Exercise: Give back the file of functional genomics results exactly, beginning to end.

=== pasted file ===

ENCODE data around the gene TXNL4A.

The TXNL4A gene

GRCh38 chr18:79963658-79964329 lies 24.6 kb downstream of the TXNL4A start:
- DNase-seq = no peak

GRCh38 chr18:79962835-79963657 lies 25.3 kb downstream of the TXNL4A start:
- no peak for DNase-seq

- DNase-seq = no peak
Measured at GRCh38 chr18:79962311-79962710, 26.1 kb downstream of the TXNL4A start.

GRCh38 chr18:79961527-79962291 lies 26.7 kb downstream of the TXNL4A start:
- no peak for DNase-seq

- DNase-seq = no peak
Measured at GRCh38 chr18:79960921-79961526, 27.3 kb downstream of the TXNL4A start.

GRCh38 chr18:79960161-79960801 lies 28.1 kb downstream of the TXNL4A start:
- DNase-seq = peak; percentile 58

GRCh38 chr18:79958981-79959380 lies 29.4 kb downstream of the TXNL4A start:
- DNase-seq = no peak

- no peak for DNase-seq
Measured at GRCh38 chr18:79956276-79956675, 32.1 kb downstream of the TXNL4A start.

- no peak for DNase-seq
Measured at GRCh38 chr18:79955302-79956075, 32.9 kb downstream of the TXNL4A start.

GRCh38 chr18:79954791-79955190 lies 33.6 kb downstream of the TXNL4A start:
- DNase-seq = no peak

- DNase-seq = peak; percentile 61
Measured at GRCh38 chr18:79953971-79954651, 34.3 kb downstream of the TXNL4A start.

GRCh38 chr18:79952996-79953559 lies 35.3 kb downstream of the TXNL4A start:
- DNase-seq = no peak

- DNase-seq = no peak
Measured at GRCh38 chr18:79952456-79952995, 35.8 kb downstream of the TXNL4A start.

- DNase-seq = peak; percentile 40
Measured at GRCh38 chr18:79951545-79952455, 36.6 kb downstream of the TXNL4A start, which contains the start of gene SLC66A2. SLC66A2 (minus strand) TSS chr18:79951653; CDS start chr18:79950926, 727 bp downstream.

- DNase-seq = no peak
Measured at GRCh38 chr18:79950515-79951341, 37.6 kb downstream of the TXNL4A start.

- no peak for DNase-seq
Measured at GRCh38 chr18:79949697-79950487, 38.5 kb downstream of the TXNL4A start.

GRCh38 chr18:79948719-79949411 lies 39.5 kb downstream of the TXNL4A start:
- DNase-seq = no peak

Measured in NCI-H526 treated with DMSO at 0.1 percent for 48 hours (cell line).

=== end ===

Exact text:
ENCODE data around the gene TXNL4A.

The TXNL4A gene

GRCh38 chr18:79963658-79964329 lies 24.6 kb downstream of the TXNL4A start:
- DNase-seq = no peak

GRCh38 chr18:79962835-79963657 lies 25.3 kb downstream of the TXNL4A start:
- no peak for DNase-seq

- DNase-seq = no peak
Measured at GRCh38 chr18:79962311-79962710, 26.1 kb downstream of the TXNL4A start.

GRCh38 chr18:79961527-79962291 lies 26.7 kb downstream of the TXNL4A start:
- no peak for DNase-seq

- DNase-seq = no peak
Measured at GRCh38 chr18:79960921-79961526, 27.3 kb downstream of the TXNL4A start.

GRCh38 chr18:79960161-79960801 lies 28.1 kb downstream of the TXNL4A start:
- DNase-seq = peak; percentile 58

GRCh38 chr18:79958981-79959380 lies 29.4 kb downstream of the TXNL4A start:
- DNase-seq = no peak

- no peak for DNase-seq
Measured at GRCh38 chr18:79956276-79956675, 32.1 kb downstream of the TXNL4A start.

- no peak for DNase-seq
Measured at GRCh38 chr18:79955302-79956075, 32.9 kb downstream of the TXNL4A start.

GRCh38 chr18:79954791-79955190 lies 33.6 kb downstream of the TXNL4A start:
- DNase-seq = no peak

- DNase-seq = peak; percentile 61
Measured at GRCh38 chr18:79953971-79954651, 34.3 kb downstream of the TXNL4A start.

GRCh38 chr18:79952996-79953559 lies 35.3 kb downstream of the TXNL4A start:
- DNase-seq = no peak

- DNase-seq = no peak
Measured at GRCh38 chr18:79952456-79952995, 35.8 kb downstream of the TXNL4A start.

- DNase-seq = peak; percentile 40
Measured at GRCh38 chr18:79951545-79952455, 36.6 kb downstream of the TXNL4A start, which contains the start of gene SLC66A2. SLC66A2 (minus strand) TSS chr18:79951653; CDS start chr18:79950926, 727 bp downstream.

- DNase-seq = no peak
Measured at GRCh38 chr18:79950515-79951341, 37.6 kb downstream of the TXNL4A start.

- no peak for DNase-seq
Measured at GRCh38 chr18:79949697-79950487, 38.5 kb downstream of the TXNL4A start.

GRCh38 chr18:79948719-79949411 lies 39.5 kb downstream of the TXNL4A start:
- DNase-seq = no peak

Measured in NCI-H526 treated with DMSO at 0.1 percent for 48 hours (cell line).